I hope you aren’t bored with sleeves yet! I prepared a few more patterns for you. These are a mix of different styles for special occasion -garments. Later, there will be a post about sculptural/avant-garde sleeve patterns and then I promise I’ll be done with the theme for now!

Feel free to download the half-scale basic sleeve pattern pdf to practice. And in case you haven’t checked out the previous posts, you’ll find more sleeve patterns here and here.

Gathered sleeve

Let’s start with the vertically gathered sleeve.

To make this pattern, first choose the length. The one in the picture is cut at elbow length.

Divide the remaining sleeve length evenly with horizontal lines.

Then cut the sleeve vertically in half starting at the shoulder-line tack so that you can later match the central seam with the shoulder-seam.

Add volume as in the picture. The more volume you add, more gathers you’ll have and vice versa.

When finished, both sides should have the same length.

Lantern sleeve

This pattern has the same idea as the previous sleeve, only in the opposite direction.

You could even make a long sleeve, but I think the lantern looks better in the short version.

In my example, the total length is 8 cm from the beginning of the underarm-seam. I separated a 6cm bit to make the lower part.

You can use the lines present in the half-scale pattern as your guide to add volume. If you have your own pattern, draw the vertical lines before separating the two parts.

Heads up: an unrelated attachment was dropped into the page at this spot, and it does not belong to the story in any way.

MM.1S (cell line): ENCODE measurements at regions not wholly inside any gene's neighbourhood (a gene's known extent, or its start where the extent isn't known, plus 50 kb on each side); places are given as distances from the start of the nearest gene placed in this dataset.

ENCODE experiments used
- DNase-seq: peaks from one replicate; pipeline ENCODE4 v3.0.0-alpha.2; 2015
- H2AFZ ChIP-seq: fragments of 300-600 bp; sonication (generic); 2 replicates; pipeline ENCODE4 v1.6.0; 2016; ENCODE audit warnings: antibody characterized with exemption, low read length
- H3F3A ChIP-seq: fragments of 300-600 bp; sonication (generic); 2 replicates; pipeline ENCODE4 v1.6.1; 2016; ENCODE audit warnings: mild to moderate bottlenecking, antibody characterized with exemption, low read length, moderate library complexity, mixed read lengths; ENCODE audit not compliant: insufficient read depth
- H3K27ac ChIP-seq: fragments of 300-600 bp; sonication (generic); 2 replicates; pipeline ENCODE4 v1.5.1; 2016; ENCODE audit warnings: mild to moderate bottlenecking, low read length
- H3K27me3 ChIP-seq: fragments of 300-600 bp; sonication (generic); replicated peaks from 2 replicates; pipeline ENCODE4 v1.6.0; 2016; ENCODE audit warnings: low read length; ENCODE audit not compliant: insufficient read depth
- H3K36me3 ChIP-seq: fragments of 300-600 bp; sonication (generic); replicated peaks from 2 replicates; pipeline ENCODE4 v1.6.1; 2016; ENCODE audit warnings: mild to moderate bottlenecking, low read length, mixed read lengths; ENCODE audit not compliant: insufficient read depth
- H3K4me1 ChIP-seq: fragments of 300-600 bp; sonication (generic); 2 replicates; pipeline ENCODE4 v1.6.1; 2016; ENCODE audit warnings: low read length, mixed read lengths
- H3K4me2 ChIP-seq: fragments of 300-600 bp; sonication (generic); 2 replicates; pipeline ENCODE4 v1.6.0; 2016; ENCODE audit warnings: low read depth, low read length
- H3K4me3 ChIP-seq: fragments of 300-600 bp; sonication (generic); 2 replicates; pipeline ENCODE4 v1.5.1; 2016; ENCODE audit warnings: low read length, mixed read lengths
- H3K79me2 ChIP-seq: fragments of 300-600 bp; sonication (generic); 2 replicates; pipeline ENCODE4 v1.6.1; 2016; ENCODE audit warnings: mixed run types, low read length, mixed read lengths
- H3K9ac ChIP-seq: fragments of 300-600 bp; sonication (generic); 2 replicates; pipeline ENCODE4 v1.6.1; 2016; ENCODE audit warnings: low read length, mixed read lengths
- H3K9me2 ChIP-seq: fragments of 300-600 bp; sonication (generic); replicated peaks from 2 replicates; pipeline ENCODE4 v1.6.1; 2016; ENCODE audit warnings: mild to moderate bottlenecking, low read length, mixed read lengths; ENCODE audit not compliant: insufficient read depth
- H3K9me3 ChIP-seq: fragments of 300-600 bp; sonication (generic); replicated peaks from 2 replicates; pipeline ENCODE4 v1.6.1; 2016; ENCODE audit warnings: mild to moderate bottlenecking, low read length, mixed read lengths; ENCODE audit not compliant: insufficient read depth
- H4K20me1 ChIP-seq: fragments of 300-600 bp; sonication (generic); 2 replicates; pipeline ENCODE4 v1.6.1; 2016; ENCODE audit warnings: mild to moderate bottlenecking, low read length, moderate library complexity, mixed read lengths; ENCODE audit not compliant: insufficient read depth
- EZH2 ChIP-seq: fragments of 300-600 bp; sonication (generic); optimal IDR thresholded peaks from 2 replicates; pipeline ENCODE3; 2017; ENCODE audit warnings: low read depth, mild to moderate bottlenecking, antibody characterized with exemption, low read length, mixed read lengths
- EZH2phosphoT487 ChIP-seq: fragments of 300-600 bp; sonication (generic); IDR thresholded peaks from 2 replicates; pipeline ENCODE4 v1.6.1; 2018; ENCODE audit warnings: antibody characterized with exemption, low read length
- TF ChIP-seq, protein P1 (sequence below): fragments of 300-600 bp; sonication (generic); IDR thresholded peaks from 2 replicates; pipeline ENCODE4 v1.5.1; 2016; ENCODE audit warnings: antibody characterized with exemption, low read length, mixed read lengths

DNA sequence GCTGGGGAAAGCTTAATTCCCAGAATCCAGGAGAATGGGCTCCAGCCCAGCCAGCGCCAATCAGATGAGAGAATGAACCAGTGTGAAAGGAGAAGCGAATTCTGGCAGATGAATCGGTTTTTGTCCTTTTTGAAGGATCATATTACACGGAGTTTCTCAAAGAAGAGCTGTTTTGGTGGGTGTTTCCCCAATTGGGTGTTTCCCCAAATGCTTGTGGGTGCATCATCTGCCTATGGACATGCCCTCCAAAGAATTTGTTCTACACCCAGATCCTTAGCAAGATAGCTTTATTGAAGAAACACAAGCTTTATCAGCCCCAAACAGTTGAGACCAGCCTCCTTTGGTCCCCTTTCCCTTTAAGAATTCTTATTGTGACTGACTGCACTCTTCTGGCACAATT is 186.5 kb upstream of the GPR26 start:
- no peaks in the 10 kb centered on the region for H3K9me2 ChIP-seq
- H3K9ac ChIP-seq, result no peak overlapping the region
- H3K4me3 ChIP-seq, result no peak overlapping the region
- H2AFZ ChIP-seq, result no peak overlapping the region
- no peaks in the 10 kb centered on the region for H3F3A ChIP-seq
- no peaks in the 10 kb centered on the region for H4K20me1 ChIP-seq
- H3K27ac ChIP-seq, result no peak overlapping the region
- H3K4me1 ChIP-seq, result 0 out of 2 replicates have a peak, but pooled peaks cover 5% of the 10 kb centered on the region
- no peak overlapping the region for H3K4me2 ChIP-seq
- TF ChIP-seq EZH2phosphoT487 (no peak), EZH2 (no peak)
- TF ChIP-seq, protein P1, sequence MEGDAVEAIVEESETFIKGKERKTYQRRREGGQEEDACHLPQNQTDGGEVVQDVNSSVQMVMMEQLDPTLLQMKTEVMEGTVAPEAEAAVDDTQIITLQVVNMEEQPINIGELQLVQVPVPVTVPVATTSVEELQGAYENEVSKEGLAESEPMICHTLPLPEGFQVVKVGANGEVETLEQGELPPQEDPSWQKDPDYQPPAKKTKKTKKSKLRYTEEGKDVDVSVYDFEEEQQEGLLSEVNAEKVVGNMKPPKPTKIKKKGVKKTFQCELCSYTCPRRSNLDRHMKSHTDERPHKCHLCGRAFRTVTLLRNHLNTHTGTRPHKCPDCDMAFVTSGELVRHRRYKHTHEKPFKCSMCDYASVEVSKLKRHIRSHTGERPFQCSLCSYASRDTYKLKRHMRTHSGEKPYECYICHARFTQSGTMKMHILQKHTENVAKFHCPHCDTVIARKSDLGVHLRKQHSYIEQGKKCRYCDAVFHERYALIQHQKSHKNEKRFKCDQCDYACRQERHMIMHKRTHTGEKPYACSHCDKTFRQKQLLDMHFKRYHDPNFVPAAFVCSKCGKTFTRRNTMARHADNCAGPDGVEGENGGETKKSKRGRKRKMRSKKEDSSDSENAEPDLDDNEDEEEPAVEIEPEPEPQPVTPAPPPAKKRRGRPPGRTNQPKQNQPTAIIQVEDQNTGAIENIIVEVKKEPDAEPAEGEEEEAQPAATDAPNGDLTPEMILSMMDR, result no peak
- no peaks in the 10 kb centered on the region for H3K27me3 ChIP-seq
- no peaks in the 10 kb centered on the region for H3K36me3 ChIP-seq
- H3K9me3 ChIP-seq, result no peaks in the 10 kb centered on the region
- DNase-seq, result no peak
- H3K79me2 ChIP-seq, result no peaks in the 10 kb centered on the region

This picture is just an idea of how much volume to add. Just don’t add too much, as the lantern will become flat. Be sure to add the same amount on both sides.

The lantern sleeve needs a heavy weight fabric or interfacing to maintain the shape.

Petal sleeve

Continuing with short sleeves, here are two slightly different versions of the petal- or tulip-sleeve.

You can draft a symmetrical pattern with the two petals crossing in the centre of the arm. Or you could draft it more towards the front. In the pictures the difference doesn’t really show that much though.

After having drawn the lines, copy the two petals and add volume to the one that remains on top as in the picture. That way you’ll get a nicer shape to the sleeve by gathering.

Leg o’mutton sleeve

This sleeve has volume from the elbow-line upwards, while remaining otherwise slim. How to achieve that?

Well, just separate the two parts at the elbow line and add volume only at the upper part. In the example I already added quite a lot, but to get an even bigger sleeve, you could add more!

When done, re-attach to the lower part with a smooth curve and fill the empty space that remains in the middle.

Cowl sleeve

I kept the trickiest pattern for last. This requires quite a few cuts. I recommend drawing them first on your sleeve pattern.

Start by cutting open the central line all the way to the elbow line. Then open the elbow line in both directions without separating anything. Now you can cut all the rest, but stop at 1-2mm from each edge.

Place another paper underneath the pattern and start opening the slashes symmetrically until the top of the sleeve has become wide enough. You should be able to draw a straight line at the top.

The sleeve is cut on bias. To close the sleeve-cap, just fold the straight line in half and sew. This is the middle of the drape. Afterwards you can attach the sleeve normally to the bodice.

2 Comments

    • shapesoffabric Reply

      That’s nice to hear. 🙂 Yes, it’s interesting to discover how different 3D shapes look like in flat patterns.

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